“The fact that no other public agency has advanced the ‘alternative eminent domain proceeding’ argument since 1959 is powerful evidence of just how ‘out there’ DWR’s position is,” Houlihan wrote in his answer to the state’s petition.
Delta property owners say their lack of trust of the Department of Water Resources is a big factor in the quarrel.
Dennis Gardemeyer, a 65-year-old landowner who has farmed in the Delta for 40 years, said he is not surprised that the state is pushing the “twin-tunnels scheme, another water grab by south-of-the-Delta interests. But, I was surprised by the state’s indifference to private property rights. I hope the Supreme Court reaffirms that private property rights still mean something in California.”
Russell van Loben Sels, a 70-year-old fourth-generation Delta farmer, said DWR came to landowners five years ago and said, “Sign our entry permits or we’ll sue you. Someday we might have a project and we might need some of your property.”
Van Loben Sels, former president of the Sacramento County Farm Bureau, noted that “condemnation is a tool for a project. They went way beyond that. They wanted access for a long period of time without condemnation and without a public project to support it.”
“We’ve been very fortunate in at least a recognition of private property rights,” he added. “I hope the Supreme Court sees it the same way.”
When the court of appeal ruled in March, DWR spokeswoman Vogel took exception to a sentence in a Bee story that said: “There is a strong possibility that the state will seek review of Thursday’s opinion at the California Supreme Court, and the opinion is likely to cause a substantial delay of the project.”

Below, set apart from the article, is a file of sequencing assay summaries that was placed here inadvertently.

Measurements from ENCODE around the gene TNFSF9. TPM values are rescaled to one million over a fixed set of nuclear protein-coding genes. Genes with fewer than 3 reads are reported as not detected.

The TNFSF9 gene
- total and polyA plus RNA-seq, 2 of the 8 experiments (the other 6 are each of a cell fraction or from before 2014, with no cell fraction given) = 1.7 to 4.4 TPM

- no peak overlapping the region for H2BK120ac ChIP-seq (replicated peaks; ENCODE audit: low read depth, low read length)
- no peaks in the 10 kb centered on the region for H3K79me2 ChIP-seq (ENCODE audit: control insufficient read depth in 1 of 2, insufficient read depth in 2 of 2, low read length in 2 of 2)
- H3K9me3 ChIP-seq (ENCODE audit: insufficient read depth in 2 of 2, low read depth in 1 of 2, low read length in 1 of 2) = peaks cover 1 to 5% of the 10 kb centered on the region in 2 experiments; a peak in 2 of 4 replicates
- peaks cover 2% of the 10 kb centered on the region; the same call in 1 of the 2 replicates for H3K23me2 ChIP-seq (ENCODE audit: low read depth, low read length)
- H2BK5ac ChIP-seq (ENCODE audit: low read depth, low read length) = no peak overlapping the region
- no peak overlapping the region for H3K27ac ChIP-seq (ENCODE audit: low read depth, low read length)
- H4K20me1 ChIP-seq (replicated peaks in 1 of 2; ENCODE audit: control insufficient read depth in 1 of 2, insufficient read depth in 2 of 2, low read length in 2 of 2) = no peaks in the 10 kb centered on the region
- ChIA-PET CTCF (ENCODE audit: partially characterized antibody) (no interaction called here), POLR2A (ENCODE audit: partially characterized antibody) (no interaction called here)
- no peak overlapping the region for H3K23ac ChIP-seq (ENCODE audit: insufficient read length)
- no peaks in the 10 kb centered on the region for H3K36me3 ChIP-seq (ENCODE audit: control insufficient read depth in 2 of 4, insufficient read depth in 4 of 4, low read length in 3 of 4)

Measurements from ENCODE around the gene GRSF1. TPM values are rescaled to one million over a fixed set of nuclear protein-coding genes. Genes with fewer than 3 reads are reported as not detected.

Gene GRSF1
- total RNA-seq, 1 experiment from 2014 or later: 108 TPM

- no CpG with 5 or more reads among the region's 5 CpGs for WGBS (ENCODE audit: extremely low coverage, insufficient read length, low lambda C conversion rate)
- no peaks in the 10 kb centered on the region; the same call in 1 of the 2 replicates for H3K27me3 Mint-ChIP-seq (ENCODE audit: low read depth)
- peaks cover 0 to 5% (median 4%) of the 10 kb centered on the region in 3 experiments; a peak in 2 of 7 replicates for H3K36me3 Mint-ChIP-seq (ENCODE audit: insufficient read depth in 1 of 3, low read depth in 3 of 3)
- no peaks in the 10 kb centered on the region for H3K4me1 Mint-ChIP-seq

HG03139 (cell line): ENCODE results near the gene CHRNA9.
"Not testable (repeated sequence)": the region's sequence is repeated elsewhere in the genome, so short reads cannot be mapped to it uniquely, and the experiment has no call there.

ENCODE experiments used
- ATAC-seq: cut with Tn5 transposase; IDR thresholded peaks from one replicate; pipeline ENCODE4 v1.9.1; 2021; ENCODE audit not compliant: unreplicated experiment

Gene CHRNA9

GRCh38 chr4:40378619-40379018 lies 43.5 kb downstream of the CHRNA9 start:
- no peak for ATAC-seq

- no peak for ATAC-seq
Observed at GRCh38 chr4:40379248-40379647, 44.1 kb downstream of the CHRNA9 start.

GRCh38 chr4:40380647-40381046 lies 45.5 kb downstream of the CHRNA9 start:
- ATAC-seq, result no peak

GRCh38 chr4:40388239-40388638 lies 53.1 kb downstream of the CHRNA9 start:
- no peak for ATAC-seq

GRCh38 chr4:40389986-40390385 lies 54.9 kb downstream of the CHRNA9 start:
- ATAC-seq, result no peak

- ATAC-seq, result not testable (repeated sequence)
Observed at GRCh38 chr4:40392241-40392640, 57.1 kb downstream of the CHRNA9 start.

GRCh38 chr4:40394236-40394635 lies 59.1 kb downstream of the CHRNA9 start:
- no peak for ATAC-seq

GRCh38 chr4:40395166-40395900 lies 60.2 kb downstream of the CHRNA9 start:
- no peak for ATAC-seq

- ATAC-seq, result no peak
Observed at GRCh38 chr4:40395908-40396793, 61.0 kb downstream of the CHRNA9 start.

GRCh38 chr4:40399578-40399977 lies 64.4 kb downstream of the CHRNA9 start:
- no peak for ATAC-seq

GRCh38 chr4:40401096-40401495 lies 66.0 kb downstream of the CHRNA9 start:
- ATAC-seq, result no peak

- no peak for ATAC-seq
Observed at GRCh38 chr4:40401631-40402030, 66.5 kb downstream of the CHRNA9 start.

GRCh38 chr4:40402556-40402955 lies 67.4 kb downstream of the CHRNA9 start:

But the water agency has submitted arguments to both the appellate court and the Supreme Court noting that the 3rd District’s published decision will place an undue burden on projects like the Delta tunnels if it is allowed to stand.
On Thursday, Vogel said the decision “impacts governmental agencies statewide, and the general concern regarding delays to public works and costs is evidenced by the number of (friend of the court) briefs and requests for depublication submitted to the Supreme Court” in support of the petition for review.
But, she said, the delay to the Delta project caused by the bitter legal struggle “was already built into the (project’s) schedule prior to the (appellate) ruling.”
In a March email, Vogel also said, “DWR has been proceeding pursuant to the eminent domain process to conduct geotechnical drilling and will continue to do so.”
At the time, DWR had filed four eminent domain actions, one in each of four counties, but all of them had been withdrawn by the state long before the email was written. No other suits have been filed.
Vogel said Thursday the eminent domain process “is more than just filing cases with the court.” It “involves continuing evaluation and optimization of alternatives, identification of necessary parcels, etc. A decision was made earlier this year to dismiss the existing cases, but the intent was to refile them in a manner which would better reflect the department’s existing needs.”
Any decision earlier this year could not have been regarding three of the four cases, which were dismissed in 2013. The fourth, in Sacramento County, was dismissed Jan. 8.